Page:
She could tell he was taken by surprise, his pale skin flushing and his body language immediately retracting. She could swear he’d refuse it; Alara knew he hated when people noticed him—it was impossible not to now. But she watched, equally surprised, as he mumbled an almost silent “Thank you,” and let himself be guided by the old woman, several feet shorter than he was, grabbing his arm with a good-samaritan grin on her face. They crossed the street far too slowly and when they got to the other side, he thanked her again and tried to take back his arm from her grip.

“Let me take you there!” she said.

“No, I’m—good. Thanks.”

“Do you even know where you’re going?”

“Yes,” his voice was more insistent now, and he pulled away from her. “Thank you.”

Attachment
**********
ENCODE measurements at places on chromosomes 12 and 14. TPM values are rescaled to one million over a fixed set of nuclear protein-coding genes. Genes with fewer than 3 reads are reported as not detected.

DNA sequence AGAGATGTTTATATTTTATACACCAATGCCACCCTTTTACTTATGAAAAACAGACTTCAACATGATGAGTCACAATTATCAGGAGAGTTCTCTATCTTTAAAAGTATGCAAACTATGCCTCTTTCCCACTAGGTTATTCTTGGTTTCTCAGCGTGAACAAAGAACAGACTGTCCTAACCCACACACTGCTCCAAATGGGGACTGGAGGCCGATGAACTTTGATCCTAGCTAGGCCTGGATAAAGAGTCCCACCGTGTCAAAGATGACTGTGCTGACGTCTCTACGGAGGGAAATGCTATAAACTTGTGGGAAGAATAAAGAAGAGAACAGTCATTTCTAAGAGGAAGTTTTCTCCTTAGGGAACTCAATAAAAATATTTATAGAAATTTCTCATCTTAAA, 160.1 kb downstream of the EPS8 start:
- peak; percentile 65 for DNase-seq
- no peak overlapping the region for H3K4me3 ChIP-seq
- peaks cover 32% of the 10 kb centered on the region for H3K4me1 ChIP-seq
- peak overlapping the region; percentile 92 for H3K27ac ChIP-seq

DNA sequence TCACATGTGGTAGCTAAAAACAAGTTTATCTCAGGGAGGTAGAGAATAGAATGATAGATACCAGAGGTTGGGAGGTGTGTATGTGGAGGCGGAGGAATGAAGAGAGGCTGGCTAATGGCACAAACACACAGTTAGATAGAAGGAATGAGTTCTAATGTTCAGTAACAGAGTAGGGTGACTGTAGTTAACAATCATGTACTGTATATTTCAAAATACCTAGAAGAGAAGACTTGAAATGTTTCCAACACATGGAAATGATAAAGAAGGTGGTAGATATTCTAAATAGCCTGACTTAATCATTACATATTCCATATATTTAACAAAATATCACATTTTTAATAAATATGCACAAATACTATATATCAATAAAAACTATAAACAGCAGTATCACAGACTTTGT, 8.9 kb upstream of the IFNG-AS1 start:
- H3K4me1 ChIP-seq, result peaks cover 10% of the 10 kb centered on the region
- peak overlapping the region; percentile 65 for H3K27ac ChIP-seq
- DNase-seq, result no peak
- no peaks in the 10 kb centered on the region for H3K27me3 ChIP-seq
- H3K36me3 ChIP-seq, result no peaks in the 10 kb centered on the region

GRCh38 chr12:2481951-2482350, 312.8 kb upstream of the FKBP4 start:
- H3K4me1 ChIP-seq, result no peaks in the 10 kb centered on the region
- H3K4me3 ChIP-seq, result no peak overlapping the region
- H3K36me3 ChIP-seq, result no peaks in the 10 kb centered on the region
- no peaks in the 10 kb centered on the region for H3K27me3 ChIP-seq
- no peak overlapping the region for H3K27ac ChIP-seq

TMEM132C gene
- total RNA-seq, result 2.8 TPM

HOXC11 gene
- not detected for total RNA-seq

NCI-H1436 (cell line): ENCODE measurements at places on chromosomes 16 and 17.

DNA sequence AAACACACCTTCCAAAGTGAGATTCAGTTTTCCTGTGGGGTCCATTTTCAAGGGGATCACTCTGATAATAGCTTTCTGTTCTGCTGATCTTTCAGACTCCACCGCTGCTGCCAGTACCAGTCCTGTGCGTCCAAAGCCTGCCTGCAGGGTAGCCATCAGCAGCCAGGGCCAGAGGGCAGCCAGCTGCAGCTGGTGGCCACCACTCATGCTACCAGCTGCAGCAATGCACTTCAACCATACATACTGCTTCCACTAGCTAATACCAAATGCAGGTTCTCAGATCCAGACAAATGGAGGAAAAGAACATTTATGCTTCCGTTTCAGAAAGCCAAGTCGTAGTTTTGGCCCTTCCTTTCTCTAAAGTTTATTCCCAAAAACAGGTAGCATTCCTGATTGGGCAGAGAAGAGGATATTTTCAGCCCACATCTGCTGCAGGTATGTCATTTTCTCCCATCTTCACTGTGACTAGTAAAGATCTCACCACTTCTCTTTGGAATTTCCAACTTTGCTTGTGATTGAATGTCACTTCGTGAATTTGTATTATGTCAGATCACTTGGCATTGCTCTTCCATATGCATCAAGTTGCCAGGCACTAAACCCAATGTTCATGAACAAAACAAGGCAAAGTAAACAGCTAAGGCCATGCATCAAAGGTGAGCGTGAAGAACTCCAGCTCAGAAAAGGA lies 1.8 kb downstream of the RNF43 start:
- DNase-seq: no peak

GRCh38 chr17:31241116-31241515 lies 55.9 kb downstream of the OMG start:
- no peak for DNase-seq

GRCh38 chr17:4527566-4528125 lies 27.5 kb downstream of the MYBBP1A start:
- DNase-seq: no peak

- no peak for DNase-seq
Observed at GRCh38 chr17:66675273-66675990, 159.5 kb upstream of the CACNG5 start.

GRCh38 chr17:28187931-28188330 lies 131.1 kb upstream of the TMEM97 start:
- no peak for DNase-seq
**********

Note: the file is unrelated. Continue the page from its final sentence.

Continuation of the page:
The woman wasn’t too happy when he simply walked away, fast-paced, following the raised path on the sidewalk with his cane, still looking tense and straight ahead. That will be pretty common now, Allie thought. He’d learn how to deal with it. After that, it was a short walk to the coffee shop. She waited until he was at the counter before she walked in and took a seat by the window. God, she felt like a weird stalker now, but curiosity got the best of her.

“Hey, Jo.” The barista smiled at him. A smile too wide, she thought, but kept watching. “What’s that?”

She shamelessly pointed at the cane he was holding close to his chest. Jonah scratched his head.

“This—oh, it’s, uh—” He stuttered, his neck growing redder. “It’s a white cane.”

She raised an eyebrow, but he couldn’t really see it.

“Nice,” she said. “What are you having today?”

“Just the bagels, please.”